Home > Publications . Search All . Browse All . Country . Browse PSC Pubs . PSC Report Series

PSC In The News

RSS Feed icon

Kruger says reports of phantom mobile phone ringing/vibrating more common among anxious

Stafford says too early to say whether stock market declines will curtail Americans' spending

Eisenberg says many colleges now train campus personnel to spot and refer troubled college students

Highlights

Call for papers: Conference on Integrating Genetics and the Social Sciences, Oct 21-22, 2016, CU-Boulder

PRB training program in policy communication for pre-docs. Application deadline, 2.28.2016

Call for proposals: PSID small grants for research on life course impacts on later life wellbeing

PSC News, fall 2015 now available

Next Brown Bag

Monday, Feb 1 at noon, 6050 ISR-Thompson
Sarah Miller

Untreated Poor Vision: A Contributing Factor to Late-Life Dementia

Archived Abstract of Former PSC Researcher

Rogers, M.A., and Kenneth M. Langa. 2010. "Untreated Poor Vision: A Contributing Factor to Late-Life Dementia." American Journal of Epidemiology, 171(6): 728-735.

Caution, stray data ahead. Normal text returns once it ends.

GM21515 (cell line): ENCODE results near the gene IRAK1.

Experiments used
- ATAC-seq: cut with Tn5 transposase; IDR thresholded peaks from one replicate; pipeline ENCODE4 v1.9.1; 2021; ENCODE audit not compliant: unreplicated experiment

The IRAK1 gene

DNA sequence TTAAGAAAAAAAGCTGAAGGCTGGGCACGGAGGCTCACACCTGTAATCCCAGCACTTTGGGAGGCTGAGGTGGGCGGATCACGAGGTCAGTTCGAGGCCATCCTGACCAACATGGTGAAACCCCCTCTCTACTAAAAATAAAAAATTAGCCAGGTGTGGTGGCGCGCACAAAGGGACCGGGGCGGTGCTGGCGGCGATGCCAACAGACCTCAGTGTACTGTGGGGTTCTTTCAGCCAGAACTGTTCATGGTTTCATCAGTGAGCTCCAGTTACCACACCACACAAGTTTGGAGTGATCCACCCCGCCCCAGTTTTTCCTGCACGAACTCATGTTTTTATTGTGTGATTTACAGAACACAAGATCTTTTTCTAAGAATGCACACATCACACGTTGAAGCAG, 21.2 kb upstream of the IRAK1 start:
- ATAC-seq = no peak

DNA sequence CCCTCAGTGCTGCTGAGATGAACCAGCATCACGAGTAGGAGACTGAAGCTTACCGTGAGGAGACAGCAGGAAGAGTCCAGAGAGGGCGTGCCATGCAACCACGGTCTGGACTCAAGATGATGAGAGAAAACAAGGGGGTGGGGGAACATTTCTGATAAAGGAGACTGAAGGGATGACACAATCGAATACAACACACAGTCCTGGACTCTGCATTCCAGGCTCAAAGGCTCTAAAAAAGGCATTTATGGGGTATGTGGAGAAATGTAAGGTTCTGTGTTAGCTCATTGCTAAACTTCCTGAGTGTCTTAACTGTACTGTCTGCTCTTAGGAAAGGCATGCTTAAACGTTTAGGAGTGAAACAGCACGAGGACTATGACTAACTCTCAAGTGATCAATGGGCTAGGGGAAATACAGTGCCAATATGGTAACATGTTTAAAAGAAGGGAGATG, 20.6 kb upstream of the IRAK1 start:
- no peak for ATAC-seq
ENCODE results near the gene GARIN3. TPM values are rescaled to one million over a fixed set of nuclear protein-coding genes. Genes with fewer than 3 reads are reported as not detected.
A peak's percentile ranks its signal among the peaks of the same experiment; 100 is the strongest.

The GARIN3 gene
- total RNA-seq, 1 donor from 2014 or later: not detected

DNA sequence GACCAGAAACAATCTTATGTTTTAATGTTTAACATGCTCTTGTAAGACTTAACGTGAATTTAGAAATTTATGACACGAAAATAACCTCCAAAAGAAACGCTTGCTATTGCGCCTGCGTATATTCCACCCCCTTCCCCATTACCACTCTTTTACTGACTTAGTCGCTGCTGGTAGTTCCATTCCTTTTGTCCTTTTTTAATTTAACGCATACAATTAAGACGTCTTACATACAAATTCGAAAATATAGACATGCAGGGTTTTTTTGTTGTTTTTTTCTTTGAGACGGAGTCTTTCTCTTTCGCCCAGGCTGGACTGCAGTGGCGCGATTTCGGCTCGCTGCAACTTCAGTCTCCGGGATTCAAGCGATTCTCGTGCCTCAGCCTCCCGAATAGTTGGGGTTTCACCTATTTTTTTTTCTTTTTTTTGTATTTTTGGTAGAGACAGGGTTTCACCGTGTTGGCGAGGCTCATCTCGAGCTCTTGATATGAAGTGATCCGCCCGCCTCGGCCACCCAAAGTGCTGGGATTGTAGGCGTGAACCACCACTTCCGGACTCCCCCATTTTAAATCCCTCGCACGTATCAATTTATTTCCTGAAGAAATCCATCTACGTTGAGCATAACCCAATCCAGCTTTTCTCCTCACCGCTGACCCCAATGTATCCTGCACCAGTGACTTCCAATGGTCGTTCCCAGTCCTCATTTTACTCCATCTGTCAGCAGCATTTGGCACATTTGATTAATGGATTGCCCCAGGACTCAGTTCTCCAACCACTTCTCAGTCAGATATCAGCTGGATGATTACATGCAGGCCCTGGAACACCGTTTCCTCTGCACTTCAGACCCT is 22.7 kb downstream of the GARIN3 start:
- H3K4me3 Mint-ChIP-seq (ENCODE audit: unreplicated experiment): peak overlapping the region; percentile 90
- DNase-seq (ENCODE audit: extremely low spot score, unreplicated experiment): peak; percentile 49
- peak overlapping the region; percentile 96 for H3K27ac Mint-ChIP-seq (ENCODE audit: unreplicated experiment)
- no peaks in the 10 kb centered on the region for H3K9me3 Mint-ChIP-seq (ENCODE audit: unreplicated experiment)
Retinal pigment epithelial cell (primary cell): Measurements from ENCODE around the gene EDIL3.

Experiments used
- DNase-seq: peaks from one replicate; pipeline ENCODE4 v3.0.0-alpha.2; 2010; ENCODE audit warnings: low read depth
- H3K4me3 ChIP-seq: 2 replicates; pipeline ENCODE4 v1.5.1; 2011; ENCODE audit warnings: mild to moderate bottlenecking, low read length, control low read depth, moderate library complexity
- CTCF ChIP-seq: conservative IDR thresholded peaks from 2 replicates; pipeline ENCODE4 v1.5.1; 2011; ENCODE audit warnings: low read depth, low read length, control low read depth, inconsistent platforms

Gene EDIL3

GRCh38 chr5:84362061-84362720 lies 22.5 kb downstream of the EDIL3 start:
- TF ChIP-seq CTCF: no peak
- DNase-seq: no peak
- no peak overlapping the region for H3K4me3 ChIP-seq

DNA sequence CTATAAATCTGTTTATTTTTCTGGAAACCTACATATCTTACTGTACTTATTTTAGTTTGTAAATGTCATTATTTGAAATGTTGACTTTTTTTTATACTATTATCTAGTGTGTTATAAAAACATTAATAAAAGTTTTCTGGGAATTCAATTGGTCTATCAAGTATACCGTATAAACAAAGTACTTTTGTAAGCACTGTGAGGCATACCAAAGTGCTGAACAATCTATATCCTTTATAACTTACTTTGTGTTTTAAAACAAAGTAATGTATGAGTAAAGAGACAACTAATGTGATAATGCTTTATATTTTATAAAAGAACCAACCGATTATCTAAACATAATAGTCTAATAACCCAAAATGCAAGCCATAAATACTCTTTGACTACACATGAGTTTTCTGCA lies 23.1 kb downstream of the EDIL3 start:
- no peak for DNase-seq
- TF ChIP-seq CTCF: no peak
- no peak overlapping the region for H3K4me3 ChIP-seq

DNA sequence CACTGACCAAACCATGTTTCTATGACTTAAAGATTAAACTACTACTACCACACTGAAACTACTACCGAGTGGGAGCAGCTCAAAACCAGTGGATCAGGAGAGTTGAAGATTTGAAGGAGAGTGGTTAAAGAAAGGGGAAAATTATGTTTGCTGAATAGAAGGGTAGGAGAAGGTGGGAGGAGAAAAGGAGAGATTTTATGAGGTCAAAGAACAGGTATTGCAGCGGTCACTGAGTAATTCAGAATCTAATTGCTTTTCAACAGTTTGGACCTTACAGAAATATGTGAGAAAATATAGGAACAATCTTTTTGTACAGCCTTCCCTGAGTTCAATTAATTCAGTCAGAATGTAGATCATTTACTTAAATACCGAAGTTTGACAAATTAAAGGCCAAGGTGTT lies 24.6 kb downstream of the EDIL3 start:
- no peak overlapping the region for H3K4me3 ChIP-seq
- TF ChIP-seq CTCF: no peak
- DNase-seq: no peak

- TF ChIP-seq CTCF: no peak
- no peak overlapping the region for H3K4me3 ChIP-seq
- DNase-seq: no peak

Ophthalmologic abnormalities have been described in patients with dementia, but the extent to which poor vision and treatment for visual disorders affect cognitive decline is not well defined. Linked data from the Health and Retirement Study and Medicare files (1992-2005) were used to follow the experiences of 625 elderly US study participants with normal cognition at baseline. The outcome was a diagnosis of dementia, cognitively impaired but no dementia, or normal cognition. Poor vision was associated with development of dementia (P = 0.0048); individuals with very good or excellent vision at baseline had a 63% reduced risk of dementia (95% confidence interval (CI): 20, 82) over a mean follow-up period of 8.5 years. Participants with poorer vision who did not visit an ophthalmologist had a 9.5-fold increased risk of Alzheimer disease (95% CI: 2.3, 39.5) and a 5-fold increased risk of cognitively impaired but no dementia (95% CI: 1.6, 15.9). Poorer vision without a previous eye procedure increased the risk of Alzheimer disease 5-fold (95% CI: 1.5, 18.8). For Americans aged 90 years or older, 77.9% who maintained normal cognition had received at least one previous eye procedure compared with 51.7% of those with Alzheimer disease. Untreated poor vision is associated with cognitive decline, particularly Alzheimer disease.

DOI:10.1093/aje/kwp453 (Full Text)

PMCID: PMC2842219. (Pub Med Central)

Country of focus: United States of America.

Browse | Search : All Pubs | Next